Claire is happily reveling in her new status as “Teat Pea Queen” following the last case of the month. This time we have a new case from our newest team member Pete on Mesenteric Vessel Rupture. Unfortunately, in some investigations, a solution is not available…

Mesenteric Vessel Rupture

I was called to post mortem a cow that had milk drop the night before and appeared unwell but had now been found dead the next morning.

She was blown up on her side having been moved to a more suitable location for a post mortem.

First incision made… WHOOSH. So much blood came pouring out of the hole! I continued making the hole bigger and more and more blood came out. Large blood clots were present throughout the abdomen.

Bleeding out into the abdomen is a rare cause of death in cattle. There are a number of causes including; abomasal ulcers, vessel rupture, ruptured uterine arteries and a selection of other more uncommon causes.

In this case, the abomasum was normal and no abnormalities were identifiable.

Mesenteric Vessel Rupture
Mesenteric Vessel Rupture

The Cause

The blood vessels supplying the guts are the mesenteric vessels; in this case the vessels which had ruptured seemed to be next to the third stomach, the omasum.

The cause of the vessel ruptures is unknown; the only paper that exists is an American study of Holsteins from 2007. This identified a weakness in the blood vessel wall. It seems to be genetic in nature, with cases of it being related to certain lines of cattle but not always, often presenting in single cases in single farms only. The APHA have published a letter which suggests that it is getting more common, but the reason is still unknown.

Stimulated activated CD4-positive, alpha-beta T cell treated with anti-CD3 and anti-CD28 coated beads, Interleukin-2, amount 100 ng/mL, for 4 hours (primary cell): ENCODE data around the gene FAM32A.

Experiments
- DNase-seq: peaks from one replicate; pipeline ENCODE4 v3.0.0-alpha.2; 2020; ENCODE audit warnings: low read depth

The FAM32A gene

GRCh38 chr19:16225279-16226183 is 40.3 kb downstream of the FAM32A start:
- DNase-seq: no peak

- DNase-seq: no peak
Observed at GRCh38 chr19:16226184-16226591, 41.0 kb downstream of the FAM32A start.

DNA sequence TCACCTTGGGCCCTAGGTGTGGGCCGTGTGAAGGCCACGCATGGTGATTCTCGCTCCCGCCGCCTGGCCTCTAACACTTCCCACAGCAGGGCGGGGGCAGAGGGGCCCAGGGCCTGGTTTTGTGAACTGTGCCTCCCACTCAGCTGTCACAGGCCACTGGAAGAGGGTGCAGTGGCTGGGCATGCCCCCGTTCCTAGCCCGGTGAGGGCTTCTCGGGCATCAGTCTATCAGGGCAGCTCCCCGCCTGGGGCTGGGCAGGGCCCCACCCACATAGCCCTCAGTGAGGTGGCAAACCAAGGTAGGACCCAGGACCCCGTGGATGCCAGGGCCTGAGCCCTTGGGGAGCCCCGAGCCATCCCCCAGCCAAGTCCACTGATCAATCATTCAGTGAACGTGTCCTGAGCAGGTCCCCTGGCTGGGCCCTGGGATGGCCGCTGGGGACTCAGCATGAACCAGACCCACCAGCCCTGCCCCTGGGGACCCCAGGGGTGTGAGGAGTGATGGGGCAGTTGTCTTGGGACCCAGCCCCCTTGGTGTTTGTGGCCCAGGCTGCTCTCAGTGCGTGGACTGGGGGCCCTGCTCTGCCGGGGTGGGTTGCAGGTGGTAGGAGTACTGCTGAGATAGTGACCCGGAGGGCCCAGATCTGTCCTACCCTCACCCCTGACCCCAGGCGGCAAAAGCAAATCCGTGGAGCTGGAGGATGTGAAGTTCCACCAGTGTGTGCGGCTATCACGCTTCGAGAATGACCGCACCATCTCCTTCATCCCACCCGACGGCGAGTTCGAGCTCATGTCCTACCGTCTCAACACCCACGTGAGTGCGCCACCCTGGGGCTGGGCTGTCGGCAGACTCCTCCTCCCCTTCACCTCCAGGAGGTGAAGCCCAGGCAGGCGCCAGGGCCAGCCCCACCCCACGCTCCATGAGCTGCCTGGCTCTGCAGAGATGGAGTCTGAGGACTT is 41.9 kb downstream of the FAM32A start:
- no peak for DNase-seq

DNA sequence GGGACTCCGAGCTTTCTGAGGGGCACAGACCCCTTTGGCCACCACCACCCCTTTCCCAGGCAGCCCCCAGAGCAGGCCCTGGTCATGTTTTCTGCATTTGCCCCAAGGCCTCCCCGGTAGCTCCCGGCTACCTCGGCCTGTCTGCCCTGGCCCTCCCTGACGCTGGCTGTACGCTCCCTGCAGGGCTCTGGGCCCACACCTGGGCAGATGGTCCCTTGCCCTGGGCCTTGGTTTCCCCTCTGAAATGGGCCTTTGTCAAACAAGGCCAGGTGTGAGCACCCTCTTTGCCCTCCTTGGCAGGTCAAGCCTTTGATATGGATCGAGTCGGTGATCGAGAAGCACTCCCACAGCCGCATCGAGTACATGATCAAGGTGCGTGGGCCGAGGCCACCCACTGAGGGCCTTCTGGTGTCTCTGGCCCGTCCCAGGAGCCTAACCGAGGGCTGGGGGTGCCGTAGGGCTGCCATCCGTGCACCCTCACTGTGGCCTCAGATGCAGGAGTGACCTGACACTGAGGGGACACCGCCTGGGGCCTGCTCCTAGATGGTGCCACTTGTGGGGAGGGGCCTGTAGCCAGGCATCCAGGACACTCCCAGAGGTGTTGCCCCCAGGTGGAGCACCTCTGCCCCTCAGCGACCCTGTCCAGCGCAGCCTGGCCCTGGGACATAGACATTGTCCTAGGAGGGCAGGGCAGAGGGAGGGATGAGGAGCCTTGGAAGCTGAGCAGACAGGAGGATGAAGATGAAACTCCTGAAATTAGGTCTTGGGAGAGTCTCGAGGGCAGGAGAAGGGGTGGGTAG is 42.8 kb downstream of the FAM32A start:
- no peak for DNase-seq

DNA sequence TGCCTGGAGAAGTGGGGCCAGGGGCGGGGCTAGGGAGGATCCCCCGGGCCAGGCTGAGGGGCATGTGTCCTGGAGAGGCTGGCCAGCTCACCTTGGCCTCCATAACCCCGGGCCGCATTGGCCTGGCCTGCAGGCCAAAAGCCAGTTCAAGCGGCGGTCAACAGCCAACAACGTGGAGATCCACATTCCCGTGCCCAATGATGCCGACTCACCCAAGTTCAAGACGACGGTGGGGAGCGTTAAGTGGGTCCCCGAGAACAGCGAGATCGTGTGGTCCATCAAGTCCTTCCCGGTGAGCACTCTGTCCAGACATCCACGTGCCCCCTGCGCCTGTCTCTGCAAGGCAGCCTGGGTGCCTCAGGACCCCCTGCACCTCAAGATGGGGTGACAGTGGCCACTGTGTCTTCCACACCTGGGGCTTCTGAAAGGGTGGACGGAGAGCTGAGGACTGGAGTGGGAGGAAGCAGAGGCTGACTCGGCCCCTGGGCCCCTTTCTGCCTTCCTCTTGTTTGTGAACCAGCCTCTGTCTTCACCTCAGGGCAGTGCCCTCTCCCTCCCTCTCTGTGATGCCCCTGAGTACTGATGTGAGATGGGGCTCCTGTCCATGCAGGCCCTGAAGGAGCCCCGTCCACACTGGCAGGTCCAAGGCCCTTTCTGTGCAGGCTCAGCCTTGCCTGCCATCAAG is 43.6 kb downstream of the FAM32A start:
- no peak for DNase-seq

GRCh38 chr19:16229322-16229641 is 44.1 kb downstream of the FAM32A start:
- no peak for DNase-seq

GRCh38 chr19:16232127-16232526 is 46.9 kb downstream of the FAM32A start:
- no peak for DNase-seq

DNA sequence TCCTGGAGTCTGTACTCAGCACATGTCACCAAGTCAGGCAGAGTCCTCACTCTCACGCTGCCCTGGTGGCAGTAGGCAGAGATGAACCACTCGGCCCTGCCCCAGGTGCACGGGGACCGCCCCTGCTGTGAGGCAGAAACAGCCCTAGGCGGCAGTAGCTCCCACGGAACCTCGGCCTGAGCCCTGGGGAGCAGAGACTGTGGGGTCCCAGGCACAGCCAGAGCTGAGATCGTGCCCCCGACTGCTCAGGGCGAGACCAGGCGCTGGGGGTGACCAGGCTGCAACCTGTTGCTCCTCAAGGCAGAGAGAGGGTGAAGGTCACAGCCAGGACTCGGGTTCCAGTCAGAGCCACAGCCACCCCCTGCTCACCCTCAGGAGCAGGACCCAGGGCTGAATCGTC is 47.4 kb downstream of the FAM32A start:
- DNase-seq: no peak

Strangely in this case, there have been four or five different well conditioned, Scandinavian cross cows that have died. The underlying cause in this case is likely genetic but it is very hard to prove. This is because there is unfortunately no test for the genes and no treatment as cows lose a tremendous amount of blood in very little time. Additionally, the clinical signs associated with it are vague.

A strange case and a frustrating one. No treatment or prevention is possible for animals with this condition at this current time!

Despite the unfortunate outcome in this case, a post mortem for animals that have died can be invaluable for learning about disease; congenital or otherwise that may be present on your farm. If you do not want a post mortem on farm, we can also meet the carcase at a knacker yard.

A legal note. Any sudden, unexplained deaths in cattle should be reported to APHA as an Anthrax enquiry may be required.